Caveats in the Financial Resolution and Deposit Insurance Bill

Manuj Joshi 29th March 2018

The Finance Resolution and Deposit Insurance (FRDI) bill was introduced in Parliament during theBudget Session of 2017 and has been due to be passed since then. The work of establishing a framework for financial resolution and deposit insurance started with the Financial Sector Legislative Reforms Committee (FSLRC) report which came out in 2013, but progress has been so slow that the Insolvency and Bankruptcy Code (IBC)whose idea came much later, has outpaced it and is already anact while FRDI is still in its formulation stage.

The bill is indispensable to build resilience in the financial sector against external shocks or internal disturbances. It ensures that every financial service provider is under the supervision of the Resolution Corporation and any shortcoming is meted out. For this, the bill proposes to institute a Resolution Corporation which will inspect the books of financial entities, classify them into various risk to valuation categories and resolve them if required.

Although the bill has covered for most probable scenarios, it still needs much more work to fill in some of the very apparent gaps left. While no bill can ever be perfect, especially so in today’s changing times, the existing weaknesses of the bill can be addressed.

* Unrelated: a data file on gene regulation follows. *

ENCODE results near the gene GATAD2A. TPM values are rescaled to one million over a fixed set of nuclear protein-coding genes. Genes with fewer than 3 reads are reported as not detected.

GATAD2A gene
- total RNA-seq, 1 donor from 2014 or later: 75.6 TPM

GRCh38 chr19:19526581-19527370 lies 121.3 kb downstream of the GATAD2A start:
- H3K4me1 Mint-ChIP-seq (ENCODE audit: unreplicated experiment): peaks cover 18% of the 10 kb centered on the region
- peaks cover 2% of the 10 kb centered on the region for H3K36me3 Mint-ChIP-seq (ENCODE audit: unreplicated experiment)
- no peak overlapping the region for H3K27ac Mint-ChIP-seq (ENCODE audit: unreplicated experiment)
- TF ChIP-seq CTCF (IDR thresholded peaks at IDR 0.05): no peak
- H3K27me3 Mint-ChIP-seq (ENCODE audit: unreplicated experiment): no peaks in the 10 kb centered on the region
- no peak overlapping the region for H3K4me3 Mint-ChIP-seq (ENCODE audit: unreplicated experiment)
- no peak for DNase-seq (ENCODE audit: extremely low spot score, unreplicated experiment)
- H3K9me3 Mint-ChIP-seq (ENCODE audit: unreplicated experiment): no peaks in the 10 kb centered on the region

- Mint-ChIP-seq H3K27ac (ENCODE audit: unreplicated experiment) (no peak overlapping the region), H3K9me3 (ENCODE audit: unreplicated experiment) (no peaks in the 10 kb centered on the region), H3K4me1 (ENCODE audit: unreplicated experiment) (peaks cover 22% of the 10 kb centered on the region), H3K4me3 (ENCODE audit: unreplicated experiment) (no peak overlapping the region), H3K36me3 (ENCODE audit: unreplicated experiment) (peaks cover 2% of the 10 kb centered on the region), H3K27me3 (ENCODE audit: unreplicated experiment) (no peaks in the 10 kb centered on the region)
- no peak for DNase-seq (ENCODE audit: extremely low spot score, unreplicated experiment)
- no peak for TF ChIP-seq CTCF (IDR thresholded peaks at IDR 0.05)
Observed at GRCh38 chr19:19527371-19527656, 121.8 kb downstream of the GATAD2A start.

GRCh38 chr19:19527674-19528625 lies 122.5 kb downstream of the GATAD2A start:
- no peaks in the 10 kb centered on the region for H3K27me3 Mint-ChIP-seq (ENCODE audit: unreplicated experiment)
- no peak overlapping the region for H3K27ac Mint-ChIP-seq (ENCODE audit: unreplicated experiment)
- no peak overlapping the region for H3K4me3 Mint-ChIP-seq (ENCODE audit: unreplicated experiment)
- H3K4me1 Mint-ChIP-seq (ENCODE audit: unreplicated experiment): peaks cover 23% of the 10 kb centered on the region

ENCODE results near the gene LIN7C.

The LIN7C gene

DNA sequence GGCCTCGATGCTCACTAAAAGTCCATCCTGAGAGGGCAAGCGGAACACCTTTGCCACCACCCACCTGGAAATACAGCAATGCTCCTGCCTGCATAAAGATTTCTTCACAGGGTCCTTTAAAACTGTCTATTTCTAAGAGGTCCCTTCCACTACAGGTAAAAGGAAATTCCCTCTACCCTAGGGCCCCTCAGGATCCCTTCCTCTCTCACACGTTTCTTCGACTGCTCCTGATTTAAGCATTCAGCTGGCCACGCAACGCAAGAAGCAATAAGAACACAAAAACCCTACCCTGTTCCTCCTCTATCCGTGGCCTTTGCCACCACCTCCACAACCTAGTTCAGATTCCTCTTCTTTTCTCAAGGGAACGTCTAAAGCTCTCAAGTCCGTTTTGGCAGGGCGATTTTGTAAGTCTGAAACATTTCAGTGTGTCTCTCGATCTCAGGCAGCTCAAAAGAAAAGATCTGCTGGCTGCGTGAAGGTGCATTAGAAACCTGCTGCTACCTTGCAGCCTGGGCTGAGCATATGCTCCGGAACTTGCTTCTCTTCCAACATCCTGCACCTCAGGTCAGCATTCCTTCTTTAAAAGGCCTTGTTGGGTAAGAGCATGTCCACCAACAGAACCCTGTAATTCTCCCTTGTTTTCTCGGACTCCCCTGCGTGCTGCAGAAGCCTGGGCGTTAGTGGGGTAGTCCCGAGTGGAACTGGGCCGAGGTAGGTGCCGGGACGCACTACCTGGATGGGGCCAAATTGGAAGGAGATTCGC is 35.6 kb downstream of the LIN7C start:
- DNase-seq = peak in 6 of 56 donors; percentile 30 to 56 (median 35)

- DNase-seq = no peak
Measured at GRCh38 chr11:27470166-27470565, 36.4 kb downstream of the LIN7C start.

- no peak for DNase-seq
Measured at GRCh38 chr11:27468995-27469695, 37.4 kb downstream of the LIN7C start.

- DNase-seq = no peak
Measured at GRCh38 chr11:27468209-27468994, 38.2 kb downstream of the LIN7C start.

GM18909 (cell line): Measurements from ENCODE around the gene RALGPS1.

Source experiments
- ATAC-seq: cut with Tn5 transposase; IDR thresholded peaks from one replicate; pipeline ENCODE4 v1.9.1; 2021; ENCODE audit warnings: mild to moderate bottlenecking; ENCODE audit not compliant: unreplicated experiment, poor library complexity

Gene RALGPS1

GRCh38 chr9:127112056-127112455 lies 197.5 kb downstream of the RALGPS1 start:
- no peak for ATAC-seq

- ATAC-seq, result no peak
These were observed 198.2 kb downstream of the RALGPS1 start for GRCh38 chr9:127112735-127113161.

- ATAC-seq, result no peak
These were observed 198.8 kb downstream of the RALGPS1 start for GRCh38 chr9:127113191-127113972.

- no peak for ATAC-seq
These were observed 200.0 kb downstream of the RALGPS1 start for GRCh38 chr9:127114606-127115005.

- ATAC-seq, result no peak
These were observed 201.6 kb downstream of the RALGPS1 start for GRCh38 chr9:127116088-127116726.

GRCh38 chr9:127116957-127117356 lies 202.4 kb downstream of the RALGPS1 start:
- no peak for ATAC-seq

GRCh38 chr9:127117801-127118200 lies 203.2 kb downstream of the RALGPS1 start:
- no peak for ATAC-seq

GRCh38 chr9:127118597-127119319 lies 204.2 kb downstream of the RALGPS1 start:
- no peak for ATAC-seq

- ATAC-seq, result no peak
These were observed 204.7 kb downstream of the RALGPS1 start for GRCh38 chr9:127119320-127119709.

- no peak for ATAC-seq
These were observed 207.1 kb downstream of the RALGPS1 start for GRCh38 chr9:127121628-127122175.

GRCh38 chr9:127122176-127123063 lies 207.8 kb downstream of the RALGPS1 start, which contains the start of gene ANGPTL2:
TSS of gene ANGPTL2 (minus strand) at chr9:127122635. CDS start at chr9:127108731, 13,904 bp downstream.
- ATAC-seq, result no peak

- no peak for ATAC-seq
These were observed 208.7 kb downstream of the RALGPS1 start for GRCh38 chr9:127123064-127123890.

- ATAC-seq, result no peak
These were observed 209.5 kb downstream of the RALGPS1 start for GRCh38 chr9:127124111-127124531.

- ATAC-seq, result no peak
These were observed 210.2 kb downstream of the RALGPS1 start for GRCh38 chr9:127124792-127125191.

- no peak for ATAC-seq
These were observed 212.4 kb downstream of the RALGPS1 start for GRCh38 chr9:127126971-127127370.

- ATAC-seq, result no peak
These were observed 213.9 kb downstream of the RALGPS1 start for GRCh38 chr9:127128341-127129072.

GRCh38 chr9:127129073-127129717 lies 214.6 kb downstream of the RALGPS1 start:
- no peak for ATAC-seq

The very basis on which the strength of the financial entity is to be evaluated i.e. the ‘risk to valuation categories’ is sub-par. The Resolution Corporation, in consultation with the appropriate regulator, has to classify the financial service provider into five categories of risk to valuation on which the plan of action will be determined. However, the classificationis determined on subjective parameters like the capability of management, sensitivity of the firm to adverse market conditions, risk of failure of a holding body or a connected firm, quality of assets etc. This can lea...

Note: Views expressed in this blog are those of the author.